Mathematical Biology Graduate Seminar

The Mathematical Biology Graduate Student Seminar is a seminar organized by John Fricks and Tim Reluga. The goals are learn about mathematical modelling of biological systems (including statistical and computational models), and to give graduate students more practice presenting their research projects. The seminar participants are students and researchers who know a bit about modelling in general and are very interested in learning more about biology and your particular approach to describing the biology. Presenters should expect frequent interruptions and plan accordingly.

When: Spring Semester, 2012, 2:00 pm - 3:00 pm, Thursdays (sporadically)

Where: 327 Thomas Hall

Students interested in this seminar may find these books interesting.

Those interested cal also look at a list of the talks from Fall, 2011


Date: Thursday, February 9, 2012

Speaker: Adam David Miller, Department of Biology, PSU

Title: How Interacting Aspects of Disturbance Influence Community Diversity

Abstract: Understanding the relationship between disturbance regimes and species diversity has been of central interest to ecologists for decades. For example, the intermediate disturbance hypothesis (IDH) proposes that diversity will be highest at intermediate levels of disturbance. While peaked and unimodal diversity-disturbance relationships (DDR) have been documented in nature, increasing, decreasing and U-shaped DDRs have been reported as well. Our results are an attempt to theoretically unify these diverse empirical findings by showing how simple models can generate several different DDRs within the same system, depending on the aspect of disturbance that is considered. I will present several models of plant communities, which illustrate how different aspects of disturbance (including frequency, intensity, extent, timing, autocorrelation) can influence species coexistence and competitive exclusion. Our framework for quantifying mechanisms of coexistence based upon species’ life-history traits and disturbance regime parameters can potentially be applied to a variety of communities, and also has applications for conservation and management.

Date: Thursday, February 16, 2012

Speaker: Nicole Mideo

Title: Causes of variation in malaria infection dynamics: insights from data and theory

Abstract: Despite a wealth of biomedical research into infectious diseases, very little is known about the basic biology of their causitive agents. For many parasites, there are no satisfying answers to important ecological and evolutionary questions like: what is it specifically about the interaction between hosts and parasites that results in disease symptoms? How do these interactions differ between closely related parasite strains or species? Finding the answers to these questions demands a multi-faceted approach, and one that integrates model building with experimental tests is the most powerful way to progress. The mouse model for malaria offers an excellent opportunity for reciprocal feedback between data and theory, since there is a wealth of replicated and controlled data on within-host disease dynamics already available with which to inform models, and experimental perturbations for testing model inferences are possible. Using this iterative approach, my research reveals the factors that underlie the patterns and outcomes of disease (and variation thereof) observed in this rodent malaria system.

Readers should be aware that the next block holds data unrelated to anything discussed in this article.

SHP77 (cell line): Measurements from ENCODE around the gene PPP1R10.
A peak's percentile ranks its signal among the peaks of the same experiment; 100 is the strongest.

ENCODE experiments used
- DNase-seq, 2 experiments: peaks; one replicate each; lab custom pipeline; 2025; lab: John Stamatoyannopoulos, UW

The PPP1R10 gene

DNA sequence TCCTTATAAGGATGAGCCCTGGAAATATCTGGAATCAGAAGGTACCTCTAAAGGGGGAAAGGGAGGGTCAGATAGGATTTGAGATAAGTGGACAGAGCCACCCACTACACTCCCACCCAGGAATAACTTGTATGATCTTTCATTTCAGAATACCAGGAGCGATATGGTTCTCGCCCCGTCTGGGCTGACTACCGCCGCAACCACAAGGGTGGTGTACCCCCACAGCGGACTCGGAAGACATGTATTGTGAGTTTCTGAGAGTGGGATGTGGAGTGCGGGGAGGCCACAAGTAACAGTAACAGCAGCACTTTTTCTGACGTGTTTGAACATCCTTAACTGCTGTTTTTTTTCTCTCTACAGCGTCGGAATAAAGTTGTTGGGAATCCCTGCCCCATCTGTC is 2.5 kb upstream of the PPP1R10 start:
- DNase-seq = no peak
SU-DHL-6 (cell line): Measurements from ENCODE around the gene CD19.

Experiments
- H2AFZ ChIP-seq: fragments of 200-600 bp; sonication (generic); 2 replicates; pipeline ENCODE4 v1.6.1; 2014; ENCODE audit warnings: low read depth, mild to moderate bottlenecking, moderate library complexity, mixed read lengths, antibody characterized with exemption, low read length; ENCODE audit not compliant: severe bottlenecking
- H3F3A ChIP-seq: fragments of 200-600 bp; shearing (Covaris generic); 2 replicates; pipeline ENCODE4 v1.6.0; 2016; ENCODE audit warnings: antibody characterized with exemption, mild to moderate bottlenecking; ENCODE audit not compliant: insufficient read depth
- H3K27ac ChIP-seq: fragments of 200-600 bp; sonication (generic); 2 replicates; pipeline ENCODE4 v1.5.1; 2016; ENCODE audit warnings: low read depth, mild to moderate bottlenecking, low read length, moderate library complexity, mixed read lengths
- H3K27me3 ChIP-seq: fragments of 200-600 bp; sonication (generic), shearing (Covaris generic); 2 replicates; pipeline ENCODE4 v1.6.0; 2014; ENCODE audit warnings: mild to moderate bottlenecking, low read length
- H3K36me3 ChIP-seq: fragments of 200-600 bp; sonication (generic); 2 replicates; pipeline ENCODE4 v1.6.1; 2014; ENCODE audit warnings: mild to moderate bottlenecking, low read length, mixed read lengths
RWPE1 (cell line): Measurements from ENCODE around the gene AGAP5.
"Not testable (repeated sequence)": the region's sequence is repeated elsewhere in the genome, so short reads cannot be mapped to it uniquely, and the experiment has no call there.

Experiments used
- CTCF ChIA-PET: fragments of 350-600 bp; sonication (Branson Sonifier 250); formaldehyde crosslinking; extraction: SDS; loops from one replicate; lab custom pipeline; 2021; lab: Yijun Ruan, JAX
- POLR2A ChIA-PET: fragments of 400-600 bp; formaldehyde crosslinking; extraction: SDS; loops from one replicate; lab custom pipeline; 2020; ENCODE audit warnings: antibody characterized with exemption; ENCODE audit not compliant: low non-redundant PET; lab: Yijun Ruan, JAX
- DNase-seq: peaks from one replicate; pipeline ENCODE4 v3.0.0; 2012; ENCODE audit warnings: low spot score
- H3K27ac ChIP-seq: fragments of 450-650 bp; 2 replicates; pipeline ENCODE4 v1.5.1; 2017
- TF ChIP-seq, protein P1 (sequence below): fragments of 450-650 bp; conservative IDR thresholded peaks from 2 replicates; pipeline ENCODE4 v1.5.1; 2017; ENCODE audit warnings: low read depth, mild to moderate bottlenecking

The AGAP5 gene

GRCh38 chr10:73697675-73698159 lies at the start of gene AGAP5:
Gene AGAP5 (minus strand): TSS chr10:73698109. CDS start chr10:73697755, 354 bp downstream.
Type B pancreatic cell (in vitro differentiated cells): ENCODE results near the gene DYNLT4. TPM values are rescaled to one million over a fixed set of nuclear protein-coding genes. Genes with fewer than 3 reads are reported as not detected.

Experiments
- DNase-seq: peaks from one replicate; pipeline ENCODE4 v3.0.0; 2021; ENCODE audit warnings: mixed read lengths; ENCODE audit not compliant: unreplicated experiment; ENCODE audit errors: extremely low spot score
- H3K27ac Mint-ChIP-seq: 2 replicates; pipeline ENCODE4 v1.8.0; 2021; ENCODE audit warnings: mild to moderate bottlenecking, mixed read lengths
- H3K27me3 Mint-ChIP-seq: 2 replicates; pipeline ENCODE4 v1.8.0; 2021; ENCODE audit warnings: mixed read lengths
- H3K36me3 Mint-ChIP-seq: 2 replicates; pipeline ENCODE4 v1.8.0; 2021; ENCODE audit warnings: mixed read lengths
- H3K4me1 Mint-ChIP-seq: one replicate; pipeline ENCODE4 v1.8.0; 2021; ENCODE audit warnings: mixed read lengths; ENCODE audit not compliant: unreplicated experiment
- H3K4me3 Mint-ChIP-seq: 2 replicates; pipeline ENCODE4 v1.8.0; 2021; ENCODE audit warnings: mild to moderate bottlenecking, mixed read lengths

Date: Thursday, February 23, 2012

No Talk. Instead, we suggest everybody attend Colin Campbell's dissertation defense.

When: 2:45 pm

Where: 339 Davey

Title: Complex dynamics of biological systems

Summary: The analysis of complex systems has become intertwined with, and driven by, network theory: the study of a system within the context of discrete, interacting components. A network-based investigation of a complex system enables analysis of its structure, function, and dynamics, even in the face of noisy or otherwise incomplete data. This is particularly relevant to the biological sciences, as recent advances in data-collection techniques have made a systems-level study of biological systems feasible. Here, I present applications and advancements of network theory within the context of three biological systems that range in scale from cellular to ecological.

First, the dynamic “tug of war” between the human immune system and cancer of the brain, bones, and pancreas is studied with a model of coupled ordinary differential equations, with the ultimate goal of directing researchers towards curative therapies. Known qualitative and quantitative time-course data are replicated, and several predictions of the model are experimentally validated. Second, a set of topological network measures are proposed and applied to a network representation of the immune response to attack by respiratory bacteria and allergen. The measures elucidate the functioning of the network, and along with analysis of the small-scale structure of the network, identify key regulators in the immune system response to the joint attack. Finally, a novel, dynamic model of the formation of ecological communities consisting of plants and their pollinators is proposed and shown to replicate expected ecological behavior. The model is used as the basis for a study of the stability of the communities in the face of species extinctions, and successfully identifies key properties in critical species and communities susceptible to significant damage from the loss of a single species.